Christy: The concept for the logo came to us when we were sitting in Marirose’s kitchen having martinis one night. We were talking about our company name — we had started with “Eat Wisely” and we realized that it really didn’t say anything about our product. We got ourselves worked up about what we were doing with our muffins, that we were changing the way people would think about muffins — we were revolutionizing the muffin. And at the same time we said, “It’s a MUFFIN REVOLUTION!” And the brand was born.
We knew we wanted a socialist fist, but that’s kind of a cliché image — it’s used so much. The fist is also kind of a violent symbol, and we wanted a nurturing message, not a violent one. We wanted it to be loving, so I made the hands the shape of a heart. And in the word “Revolution,” we made “love” spelled backwards in red. It’s also the first few letters of the word “evolve,” which we liked as part of our messaging. The tagline “Rise up!’ is kind of a double entendre: muffins rise, but we’re starting a revolution too.
CWB: And you Marirose? You mentioned something about a non-profit in the Congo when we were planning our meeting time. What’s your non-profit called and what’s it all about?
MP: It’s called The Ring Project. The idea came to me in the middle of the night in the midst of my divorce. I thought, “How can I make something positive out of this?” I came from an asylum background — I was an immigration lawyer in my past life — and this work is a big passion of mine.
I decided to start a non-profit where divorced women could donate their diamond rings to help women in the Congo. The idea is to work in the system that’s already there. We don’t want to create something new that might not work for the Congolese people. They know best. One idea is to send interested women to law school so they can help seek justice for other women in their community.
Verunga, a documentary about a national park in the Congo and its importance to the community, really illustrates some of the problems there – it was just up for an Oscar. We’re going to partner with a group that provides assistance to the widows and kids of fallen park rangers. We’re hoping to develop a program to teach the widows skills to help them support themselves. Down the road, when we’re able to do it, we’re going to contribute part of the proceeds of a future Muffin Revolution project (paleo granola) to the nonprofit.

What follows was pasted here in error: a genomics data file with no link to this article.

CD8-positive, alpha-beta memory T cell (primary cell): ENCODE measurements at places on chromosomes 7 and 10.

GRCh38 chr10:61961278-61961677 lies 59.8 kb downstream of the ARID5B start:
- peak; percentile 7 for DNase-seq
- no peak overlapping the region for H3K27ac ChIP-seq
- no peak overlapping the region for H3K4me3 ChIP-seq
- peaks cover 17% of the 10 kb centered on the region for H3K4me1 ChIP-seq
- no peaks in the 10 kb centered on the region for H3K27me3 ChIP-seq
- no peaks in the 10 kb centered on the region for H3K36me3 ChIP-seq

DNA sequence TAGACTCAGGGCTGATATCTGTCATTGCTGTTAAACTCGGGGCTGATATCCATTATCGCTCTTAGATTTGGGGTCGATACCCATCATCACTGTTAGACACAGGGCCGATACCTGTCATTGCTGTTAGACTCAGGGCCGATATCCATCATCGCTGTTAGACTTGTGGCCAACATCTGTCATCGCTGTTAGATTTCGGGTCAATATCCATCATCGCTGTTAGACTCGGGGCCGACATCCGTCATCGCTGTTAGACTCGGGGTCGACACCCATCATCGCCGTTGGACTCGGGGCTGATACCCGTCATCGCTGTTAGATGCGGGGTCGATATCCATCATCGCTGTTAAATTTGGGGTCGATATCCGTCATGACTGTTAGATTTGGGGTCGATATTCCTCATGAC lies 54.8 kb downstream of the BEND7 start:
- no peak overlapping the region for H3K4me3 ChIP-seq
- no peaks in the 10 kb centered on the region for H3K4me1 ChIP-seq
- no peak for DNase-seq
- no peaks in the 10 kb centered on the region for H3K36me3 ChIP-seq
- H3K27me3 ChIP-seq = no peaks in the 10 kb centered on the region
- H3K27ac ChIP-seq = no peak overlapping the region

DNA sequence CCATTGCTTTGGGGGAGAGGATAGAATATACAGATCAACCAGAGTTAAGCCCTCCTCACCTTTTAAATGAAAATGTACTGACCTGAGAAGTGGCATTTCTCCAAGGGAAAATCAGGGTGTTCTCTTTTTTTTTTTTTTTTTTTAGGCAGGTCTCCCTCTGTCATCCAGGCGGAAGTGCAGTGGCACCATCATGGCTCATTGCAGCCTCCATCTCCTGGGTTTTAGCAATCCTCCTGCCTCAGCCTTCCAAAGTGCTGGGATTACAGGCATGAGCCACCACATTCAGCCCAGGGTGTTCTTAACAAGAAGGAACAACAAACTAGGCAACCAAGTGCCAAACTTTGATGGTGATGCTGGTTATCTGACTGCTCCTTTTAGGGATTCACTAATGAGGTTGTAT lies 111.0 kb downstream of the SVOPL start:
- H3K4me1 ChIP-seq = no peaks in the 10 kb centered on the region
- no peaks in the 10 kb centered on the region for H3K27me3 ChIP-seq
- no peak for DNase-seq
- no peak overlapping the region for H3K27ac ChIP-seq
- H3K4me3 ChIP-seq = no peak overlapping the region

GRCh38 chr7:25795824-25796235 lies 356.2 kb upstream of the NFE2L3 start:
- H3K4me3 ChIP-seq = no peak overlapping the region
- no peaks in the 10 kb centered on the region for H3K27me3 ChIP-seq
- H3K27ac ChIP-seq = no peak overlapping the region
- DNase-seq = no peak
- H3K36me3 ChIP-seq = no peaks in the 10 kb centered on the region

A Day Well-Spent
Marirose and Christy sent me home with a belly full of muffins and a freezer bag full of “reject muffins,” which I gleefully accepted. Some were too big to sell, some too small, all are going into my belly. Well, maybe I’ll share some with Loren. Maybe. I will proclaim now that I know what kind of birthday cake I want next year! Let it be known!
I have to say that talking with these women was so inspiring. To see something go from a tiny operation selling at my gym to the freezer aisle of Whole Foods and to get a behind-the-scenes look at how it all came to pass was an awesome opportunity. I can’t wait to see these muffins sweep the nation, and I can’t wait for Muffin Revolution paleo granola to come to market either!
CWB readers in the SF Bay Area can count their lucky stars today, because Marirose and Christy have agreed to give us a discount code for their muffins on Good Eggs.
Oh, and one more thing! Oakland Museum is celebrating Women’s History Month. In partnership with Whole Foods, Muffin Revolution is one of 5 women-owned food businesses participating in a Makers & Tasters event there TONIGHT, 6-8pm. There is also Off The Grid going on outside the museum.